Enlivex, Beigene Collaborate To Test A New Combination Treatment To Fight Advanced-Stage Solid Tumors

This month, Enlivex Therapeutics Ltd. ENLV announced a new clinical collaboration agreement with Beigene Ltd BGNE to test a new combination treatment to fight advanced-stage solid tumors. The therapy will combine Allocetra, Enlivex’s novel macrophage reprogramming immunotherapy with tislelizumab, Beigene’s anti-PD-1 immune checkpoint inhibitor, with the goal of creating an even more potent cancer-fighting treatment than either immunotherapy on its own. 

Enlivex’s Updated Phase 1/2a Trial Will Add A Second Stage To Study The Allocetra- Tislelizumab Combination Therapy

Under the new agreement, Enlivex is amending its ongoing Phase 1/2a trial to now include tislelizumab in stage 2 of the clinical trial,  one that will evaluate Allocetra and tislelizumab as a combination therapy. 

The multicenter, open-label trial will enroll approximately 48 patients with advanced-stage solid tumors across both trial stages. They will each get three escalating doses of either Allocetra alone or the combined Allocetra and tislelizumab.

The ongoing Phase I/II trial is expected to complete enrollment for the standalone Allocetra stage and the initial low-dose combination therapy stage, with another anti-PD1 immune checkpoint,  by the end of the second quarter. Once fully enrolled, the study’s primary goal is to measure the safety of Allocetra alone and as a combination therapy. But researchers will also track overall response rate, progression-free survival, overall survival and other measures of how effective the therapies were over a 12-month span following dosing. 

Allocetra And Tislelizumab Both Aim To Enhance The Immune System’s Ability To Fight Cancer

Allocetra is a novel immunotherapy that works by entering a patient’s own macrophages and reprogramming them to fight cancer. Macrophages are a type of white blood cell that act as a first line of defense for the immune system. They patrol the body for potential pathogens, dead cells and other unwanted toxins and microorganisms. When they find one, they engulf it and destroy it.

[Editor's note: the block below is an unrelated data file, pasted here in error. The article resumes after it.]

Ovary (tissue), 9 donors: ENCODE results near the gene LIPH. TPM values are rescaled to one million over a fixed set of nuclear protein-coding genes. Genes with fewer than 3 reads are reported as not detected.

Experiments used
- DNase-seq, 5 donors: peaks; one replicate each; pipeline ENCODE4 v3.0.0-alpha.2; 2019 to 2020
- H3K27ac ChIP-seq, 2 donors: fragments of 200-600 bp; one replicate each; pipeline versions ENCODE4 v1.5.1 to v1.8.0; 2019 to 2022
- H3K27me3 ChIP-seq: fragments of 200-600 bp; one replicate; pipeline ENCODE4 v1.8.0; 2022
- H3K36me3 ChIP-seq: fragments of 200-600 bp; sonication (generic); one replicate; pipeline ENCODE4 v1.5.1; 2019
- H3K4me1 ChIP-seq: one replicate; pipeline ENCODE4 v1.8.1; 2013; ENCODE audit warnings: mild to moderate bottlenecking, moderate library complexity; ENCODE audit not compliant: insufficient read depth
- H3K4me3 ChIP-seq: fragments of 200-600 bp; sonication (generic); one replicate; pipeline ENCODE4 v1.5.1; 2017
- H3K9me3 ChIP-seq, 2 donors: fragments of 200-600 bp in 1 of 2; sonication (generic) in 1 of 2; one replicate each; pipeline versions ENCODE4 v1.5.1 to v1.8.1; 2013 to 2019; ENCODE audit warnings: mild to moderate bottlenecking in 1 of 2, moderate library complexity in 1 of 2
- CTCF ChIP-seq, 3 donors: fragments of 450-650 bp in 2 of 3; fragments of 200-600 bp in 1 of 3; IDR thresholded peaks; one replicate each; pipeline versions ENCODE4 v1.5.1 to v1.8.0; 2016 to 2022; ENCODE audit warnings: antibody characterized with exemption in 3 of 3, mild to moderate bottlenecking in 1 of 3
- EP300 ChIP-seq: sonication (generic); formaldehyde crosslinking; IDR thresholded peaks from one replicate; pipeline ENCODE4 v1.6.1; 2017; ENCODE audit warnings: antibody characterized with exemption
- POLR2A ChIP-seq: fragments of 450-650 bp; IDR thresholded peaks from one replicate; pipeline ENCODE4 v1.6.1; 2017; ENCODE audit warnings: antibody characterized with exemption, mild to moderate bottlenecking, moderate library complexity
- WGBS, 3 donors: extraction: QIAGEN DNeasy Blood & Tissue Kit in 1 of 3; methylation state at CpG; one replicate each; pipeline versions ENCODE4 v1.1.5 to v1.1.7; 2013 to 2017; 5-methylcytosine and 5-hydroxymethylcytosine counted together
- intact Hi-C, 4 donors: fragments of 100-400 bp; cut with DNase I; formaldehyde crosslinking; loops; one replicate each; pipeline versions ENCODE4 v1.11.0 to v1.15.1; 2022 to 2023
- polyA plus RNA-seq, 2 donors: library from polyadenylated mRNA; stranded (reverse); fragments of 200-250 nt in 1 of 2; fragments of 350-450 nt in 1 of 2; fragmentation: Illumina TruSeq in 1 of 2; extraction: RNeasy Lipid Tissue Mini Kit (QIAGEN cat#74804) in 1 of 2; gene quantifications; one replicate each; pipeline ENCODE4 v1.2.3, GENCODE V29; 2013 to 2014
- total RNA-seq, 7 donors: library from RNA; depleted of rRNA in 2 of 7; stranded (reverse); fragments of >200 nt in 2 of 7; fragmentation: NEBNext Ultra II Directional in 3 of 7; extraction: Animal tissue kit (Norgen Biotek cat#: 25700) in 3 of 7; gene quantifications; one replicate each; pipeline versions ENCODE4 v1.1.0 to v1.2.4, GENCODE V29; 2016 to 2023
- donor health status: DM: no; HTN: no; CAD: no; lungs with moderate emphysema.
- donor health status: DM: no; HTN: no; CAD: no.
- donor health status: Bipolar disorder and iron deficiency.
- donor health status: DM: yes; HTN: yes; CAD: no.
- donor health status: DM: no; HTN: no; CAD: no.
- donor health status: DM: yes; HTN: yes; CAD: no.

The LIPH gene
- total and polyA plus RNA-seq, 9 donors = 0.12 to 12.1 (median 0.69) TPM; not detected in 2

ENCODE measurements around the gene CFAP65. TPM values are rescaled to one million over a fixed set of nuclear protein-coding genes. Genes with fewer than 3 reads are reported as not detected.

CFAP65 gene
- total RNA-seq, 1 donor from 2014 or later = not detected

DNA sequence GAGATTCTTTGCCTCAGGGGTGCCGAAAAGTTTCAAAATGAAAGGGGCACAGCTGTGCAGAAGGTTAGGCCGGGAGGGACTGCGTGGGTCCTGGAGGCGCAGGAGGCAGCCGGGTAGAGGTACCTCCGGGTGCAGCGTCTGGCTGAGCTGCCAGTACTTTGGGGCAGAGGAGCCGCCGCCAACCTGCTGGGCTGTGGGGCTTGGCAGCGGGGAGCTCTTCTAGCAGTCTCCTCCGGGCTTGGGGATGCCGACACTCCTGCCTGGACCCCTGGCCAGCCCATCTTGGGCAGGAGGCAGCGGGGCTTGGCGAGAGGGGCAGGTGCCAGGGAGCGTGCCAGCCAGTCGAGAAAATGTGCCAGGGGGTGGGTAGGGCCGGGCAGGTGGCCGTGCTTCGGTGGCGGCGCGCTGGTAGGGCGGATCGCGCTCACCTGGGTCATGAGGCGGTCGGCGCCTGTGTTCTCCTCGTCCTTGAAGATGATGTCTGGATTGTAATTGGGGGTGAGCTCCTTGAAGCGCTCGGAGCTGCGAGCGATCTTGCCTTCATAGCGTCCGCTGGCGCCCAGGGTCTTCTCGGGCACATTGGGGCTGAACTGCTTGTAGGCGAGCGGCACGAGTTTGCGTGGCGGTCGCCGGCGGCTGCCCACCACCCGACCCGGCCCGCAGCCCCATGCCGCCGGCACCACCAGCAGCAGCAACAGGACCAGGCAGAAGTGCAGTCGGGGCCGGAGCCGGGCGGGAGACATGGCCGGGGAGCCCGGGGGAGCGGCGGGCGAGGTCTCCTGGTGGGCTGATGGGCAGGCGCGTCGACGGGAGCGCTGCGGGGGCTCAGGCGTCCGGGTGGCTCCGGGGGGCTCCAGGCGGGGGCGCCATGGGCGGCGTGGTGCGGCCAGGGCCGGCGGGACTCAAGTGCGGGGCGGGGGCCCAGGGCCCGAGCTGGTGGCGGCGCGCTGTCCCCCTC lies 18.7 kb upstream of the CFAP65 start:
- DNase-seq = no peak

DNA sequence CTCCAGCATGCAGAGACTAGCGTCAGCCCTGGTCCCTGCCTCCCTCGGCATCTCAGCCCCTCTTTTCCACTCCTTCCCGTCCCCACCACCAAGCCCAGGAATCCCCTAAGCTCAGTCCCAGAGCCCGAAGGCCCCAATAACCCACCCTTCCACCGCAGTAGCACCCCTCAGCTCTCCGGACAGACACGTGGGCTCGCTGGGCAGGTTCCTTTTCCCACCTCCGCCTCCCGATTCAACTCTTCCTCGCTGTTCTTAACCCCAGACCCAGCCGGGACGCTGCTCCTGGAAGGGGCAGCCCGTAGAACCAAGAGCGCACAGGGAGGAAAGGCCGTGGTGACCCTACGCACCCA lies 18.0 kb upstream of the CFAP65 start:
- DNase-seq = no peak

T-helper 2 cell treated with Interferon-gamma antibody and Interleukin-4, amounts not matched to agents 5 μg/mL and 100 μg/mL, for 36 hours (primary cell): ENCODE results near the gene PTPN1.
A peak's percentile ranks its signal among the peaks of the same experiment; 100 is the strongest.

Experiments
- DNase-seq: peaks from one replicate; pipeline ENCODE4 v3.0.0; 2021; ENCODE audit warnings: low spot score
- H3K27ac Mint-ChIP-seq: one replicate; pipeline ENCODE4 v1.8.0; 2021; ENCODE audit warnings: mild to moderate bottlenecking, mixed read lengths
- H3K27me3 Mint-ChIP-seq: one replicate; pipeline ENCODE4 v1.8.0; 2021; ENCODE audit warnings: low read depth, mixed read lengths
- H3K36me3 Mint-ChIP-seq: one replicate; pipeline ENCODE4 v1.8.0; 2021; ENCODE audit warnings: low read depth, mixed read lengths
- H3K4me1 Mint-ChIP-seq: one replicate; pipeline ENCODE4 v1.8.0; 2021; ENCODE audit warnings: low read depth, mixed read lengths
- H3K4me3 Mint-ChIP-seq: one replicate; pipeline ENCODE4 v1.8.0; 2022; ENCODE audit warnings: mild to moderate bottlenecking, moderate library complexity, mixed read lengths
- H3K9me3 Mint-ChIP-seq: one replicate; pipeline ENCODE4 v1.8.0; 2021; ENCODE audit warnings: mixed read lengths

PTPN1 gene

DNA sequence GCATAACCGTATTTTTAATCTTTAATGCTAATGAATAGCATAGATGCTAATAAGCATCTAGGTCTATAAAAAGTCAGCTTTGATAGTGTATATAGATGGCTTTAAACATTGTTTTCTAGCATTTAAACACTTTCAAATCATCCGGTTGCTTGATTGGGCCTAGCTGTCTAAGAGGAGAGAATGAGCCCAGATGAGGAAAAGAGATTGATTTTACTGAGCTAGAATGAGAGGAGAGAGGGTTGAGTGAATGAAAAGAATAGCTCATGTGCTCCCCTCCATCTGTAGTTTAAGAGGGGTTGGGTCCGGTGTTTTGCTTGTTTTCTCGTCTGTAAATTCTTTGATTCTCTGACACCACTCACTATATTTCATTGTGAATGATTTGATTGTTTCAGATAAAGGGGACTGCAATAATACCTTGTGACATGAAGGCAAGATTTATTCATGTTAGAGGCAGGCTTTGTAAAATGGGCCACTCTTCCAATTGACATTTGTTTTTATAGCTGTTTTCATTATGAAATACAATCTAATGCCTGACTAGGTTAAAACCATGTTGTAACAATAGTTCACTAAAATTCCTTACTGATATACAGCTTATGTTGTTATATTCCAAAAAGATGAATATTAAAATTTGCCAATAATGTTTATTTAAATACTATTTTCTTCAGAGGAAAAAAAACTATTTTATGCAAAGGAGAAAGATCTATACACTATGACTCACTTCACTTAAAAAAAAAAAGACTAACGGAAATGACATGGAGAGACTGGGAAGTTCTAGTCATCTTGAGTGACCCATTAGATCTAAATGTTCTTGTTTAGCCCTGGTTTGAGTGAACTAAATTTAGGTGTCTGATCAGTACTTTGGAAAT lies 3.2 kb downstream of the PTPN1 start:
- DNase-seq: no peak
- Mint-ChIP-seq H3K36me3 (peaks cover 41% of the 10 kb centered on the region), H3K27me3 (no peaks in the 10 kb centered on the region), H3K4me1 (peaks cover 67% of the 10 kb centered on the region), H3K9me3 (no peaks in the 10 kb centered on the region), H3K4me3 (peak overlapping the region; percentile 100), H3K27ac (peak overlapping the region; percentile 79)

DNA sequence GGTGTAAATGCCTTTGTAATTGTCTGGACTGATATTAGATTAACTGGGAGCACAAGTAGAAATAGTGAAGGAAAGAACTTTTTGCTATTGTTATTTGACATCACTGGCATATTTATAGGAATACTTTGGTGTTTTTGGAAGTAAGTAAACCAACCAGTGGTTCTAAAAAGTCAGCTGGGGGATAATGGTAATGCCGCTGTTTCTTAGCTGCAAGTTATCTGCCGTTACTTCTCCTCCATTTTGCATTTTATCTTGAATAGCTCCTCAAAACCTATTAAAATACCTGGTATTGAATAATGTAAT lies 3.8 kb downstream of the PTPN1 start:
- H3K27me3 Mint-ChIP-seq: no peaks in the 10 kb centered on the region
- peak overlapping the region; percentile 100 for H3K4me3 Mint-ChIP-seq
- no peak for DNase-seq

While cancer cells should be high on their priority list of targets, the disease has evolved unique defense mechanisms to evade detection and trick macrophages into defending the cancer cells against other immune cells that try to target them. These manipulated macrophages interfere with the body’s own ability to fight cancer and can block some of the leading immunotherapies researchers have developed from working at their full potential.

Allocetra’s goal is to get inside those macrophages and reverse that manipulation, returning them to their homeostatic state so that they can recognize cancer cells for the threat that they pose and potentially clear the path for other immunotherapies to fight the disease without interference.  

In the current Phase 1/2a trial, the other immunotherapy is tislelizumab. Beigene’s drug candidate is an anti-PD-1 checkpoint inhibitor, which means it blocks that particular checkpoint on a cell which is used like an “off switch” to tell the immune system to leave that cell alone. Using this “off switch” is one of the key ways cancer evades detection by the patient’s immune system. By blocking it, tislelizumab is meant to remove cancer’s ability to hide from the immune system. 

In combination, the two immunotherapies would take away two of cancer’s best defense mechanisms and make the disease much more vulnerable to the patient’s own immune system, including the army of newly reprogrammed macrophages. 

Earlier preclinical trials that used a combination of Allocetra and an anti-PD1 immune checkpoint have already yielded promising results. In a study of ovarian cancer, conducted at the Yale Cancer Center, for example, mice that received the combination therapy saw an 83% increase in survival duration and significantly improved overall survival rates. 

Featured photo by Olga Kononenko via Unsplash

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